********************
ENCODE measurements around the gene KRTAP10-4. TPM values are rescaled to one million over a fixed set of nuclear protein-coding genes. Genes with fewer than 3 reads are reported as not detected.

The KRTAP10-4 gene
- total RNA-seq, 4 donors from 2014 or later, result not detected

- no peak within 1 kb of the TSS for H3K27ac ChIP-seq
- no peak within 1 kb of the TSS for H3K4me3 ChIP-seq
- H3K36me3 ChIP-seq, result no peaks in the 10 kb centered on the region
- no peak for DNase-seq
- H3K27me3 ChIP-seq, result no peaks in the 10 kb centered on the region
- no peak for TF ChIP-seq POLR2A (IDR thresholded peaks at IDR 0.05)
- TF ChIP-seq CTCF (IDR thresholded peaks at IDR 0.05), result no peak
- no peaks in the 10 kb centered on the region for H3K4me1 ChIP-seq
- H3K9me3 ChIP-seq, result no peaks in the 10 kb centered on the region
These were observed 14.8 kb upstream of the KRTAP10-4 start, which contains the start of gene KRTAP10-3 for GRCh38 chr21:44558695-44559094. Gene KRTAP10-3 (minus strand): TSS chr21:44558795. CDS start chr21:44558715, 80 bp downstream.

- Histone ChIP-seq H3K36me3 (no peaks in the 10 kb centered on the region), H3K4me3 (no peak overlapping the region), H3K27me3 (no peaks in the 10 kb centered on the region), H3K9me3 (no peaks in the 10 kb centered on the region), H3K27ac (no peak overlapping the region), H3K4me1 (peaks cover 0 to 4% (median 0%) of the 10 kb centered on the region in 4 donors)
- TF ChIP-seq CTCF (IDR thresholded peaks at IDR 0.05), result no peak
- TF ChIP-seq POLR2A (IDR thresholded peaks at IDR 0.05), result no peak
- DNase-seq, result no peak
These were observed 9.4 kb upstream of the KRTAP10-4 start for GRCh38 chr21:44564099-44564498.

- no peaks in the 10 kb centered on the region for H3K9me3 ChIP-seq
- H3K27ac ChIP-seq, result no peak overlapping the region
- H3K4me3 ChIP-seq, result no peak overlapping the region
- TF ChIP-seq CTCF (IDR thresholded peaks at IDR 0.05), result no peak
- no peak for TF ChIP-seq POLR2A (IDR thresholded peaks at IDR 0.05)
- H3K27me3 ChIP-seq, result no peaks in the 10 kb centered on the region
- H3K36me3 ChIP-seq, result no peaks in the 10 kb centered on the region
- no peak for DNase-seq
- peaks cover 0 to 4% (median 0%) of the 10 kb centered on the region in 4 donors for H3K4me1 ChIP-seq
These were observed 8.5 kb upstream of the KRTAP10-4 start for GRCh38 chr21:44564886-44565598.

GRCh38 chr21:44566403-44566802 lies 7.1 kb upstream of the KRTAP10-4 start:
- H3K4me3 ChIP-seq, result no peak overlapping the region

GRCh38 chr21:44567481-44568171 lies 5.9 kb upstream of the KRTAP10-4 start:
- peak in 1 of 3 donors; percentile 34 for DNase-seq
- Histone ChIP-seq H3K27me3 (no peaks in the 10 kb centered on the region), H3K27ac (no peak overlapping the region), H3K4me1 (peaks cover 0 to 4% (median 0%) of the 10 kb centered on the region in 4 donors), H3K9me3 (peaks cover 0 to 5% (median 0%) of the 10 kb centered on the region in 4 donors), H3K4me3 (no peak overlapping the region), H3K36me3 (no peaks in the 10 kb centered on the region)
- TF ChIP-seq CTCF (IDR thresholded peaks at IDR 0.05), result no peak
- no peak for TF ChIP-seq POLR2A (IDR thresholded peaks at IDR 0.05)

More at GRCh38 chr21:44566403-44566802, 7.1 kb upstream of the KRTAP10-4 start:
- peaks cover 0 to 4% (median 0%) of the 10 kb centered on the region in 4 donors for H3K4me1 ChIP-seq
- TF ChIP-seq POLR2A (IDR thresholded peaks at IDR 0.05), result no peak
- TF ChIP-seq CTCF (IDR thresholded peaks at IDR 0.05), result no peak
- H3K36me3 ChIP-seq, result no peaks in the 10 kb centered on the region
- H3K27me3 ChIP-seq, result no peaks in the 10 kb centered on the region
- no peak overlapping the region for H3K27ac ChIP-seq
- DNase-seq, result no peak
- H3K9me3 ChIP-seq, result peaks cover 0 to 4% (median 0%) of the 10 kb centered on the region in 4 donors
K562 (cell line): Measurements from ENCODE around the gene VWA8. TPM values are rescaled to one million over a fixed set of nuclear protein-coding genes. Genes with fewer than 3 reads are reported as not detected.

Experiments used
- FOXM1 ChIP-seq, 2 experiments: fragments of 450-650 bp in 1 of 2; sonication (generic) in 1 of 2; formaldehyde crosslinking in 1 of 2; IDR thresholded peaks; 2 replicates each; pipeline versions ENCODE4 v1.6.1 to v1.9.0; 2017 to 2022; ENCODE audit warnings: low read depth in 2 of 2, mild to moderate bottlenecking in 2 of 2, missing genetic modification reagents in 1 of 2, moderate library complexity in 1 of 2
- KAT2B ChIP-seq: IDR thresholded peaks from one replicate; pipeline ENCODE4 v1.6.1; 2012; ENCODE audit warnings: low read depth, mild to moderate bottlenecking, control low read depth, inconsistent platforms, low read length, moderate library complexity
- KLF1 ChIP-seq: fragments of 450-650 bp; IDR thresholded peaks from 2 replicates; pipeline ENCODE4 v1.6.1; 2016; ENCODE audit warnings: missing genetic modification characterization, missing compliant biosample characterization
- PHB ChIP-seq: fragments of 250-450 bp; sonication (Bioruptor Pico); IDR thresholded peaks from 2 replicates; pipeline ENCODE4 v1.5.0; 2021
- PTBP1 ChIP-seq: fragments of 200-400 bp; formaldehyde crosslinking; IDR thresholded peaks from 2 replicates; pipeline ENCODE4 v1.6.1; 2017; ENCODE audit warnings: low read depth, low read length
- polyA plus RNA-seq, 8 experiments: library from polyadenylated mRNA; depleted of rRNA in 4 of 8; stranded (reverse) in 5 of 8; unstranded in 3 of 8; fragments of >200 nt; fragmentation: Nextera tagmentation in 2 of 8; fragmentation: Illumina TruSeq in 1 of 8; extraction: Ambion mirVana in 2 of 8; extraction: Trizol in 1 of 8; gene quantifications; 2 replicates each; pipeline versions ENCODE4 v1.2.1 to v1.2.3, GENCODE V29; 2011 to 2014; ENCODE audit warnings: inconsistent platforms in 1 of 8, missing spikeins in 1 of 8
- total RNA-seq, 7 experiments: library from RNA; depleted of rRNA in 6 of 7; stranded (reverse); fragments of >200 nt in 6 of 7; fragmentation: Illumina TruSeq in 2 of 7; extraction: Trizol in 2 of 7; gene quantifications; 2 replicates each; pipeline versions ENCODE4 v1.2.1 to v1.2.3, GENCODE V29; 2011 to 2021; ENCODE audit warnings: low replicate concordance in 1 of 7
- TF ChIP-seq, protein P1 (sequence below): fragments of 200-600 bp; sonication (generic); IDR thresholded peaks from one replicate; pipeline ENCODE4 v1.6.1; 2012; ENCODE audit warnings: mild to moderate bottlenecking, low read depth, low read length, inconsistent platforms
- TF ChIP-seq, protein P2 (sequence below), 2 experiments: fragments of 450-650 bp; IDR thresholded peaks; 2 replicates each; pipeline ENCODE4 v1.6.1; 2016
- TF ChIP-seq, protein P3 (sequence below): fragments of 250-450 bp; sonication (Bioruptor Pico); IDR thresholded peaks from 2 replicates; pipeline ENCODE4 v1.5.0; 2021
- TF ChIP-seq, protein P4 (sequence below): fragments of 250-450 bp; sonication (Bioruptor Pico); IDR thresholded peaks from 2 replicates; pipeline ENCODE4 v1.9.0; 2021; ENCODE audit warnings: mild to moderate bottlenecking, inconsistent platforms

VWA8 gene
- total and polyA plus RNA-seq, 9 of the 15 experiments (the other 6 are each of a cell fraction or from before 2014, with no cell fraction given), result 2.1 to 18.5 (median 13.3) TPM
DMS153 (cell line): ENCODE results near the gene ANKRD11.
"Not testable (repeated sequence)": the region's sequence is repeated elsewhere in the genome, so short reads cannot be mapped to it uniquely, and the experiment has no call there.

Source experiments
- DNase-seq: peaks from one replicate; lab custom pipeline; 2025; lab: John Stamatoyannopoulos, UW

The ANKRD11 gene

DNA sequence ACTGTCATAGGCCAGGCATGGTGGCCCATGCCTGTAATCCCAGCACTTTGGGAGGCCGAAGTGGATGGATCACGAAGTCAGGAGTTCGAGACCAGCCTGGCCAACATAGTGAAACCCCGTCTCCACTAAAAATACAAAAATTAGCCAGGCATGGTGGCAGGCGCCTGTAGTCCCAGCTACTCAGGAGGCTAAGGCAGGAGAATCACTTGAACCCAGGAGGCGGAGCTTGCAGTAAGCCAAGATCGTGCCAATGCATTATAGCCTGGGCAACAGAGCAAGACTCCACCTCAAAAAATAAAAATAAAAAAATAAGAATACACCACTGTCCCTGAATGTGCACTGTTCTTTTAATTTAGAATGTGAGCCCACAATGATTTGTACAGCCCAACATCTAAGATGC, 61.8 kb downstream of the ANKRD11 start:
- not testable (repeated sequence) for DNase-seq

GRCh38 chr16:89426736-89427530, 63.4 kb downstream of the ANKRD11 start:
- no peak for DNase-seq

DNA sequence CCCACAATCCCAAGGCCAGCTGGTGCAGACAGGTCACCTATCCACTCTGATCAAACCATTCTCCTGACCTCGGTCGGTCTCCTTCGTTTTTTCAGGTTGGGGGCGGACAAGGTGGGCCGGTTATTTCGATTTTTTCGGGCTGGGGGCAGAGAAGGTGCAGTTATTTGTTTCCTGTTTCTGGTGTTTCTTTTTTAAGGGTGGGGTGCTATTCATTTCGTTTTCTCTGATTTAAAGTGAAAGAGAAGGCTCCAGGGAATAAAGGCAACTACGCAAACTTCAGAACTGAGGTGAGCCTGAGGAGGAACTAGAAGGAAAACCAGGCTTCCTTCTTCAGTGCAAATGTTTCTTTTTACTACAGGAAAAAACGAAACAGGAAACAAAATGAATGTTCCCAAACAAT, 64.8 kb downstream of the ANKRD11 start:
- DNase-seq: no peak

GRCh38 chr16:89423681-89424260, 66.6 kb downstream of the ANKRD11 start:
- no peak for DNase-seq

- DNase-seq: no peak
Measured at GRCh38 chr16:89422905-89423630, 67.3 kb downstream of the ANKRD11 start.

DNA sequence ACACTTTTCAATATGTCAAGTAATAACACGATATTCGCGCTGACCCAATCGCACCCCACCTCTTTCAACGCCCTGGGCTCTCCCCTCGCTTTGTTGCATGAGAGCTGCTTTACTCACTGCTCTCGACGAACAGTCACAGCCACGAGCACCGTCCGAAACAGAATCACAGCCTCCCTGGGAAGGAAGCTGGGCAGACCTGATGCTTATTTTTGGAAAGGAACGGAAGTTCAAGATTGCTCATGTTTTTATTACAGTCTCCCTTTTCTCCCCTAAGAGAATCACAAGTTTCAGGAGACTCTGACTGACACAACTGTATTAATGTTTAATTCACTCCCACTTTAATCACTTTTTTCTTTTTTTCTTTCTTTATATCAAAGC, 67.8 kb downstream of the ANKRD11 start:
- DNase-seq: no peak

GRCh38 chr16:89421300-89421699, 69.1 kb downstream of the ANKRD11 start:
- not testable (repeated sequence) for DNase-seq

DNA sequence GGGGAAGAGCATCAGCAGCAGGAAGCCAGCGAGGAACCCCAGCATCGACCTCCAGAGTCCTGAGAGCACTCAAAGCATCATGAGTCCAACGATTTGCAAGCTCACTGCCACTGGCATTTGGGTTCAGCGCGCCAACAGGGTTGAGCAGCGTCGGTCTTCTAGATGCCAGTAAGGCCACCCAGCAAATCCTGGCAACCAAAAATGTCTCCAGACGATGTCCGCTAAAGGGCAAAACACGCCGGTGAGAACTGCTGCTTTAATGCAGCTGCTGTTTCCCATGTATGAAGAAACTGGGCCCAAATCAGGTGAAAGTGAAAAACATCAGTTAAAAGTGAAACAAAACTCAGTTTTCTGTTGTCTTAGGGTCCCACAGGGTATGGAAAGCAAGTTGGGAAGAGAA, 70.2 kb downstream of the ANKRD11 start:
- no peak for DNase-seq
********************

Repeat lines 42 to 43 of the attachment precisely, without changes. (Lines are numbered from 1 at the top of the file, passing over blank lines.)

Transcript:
- no peak overlapping the region for H3K27ac ChIP-seq
- DNase-seq, result no peak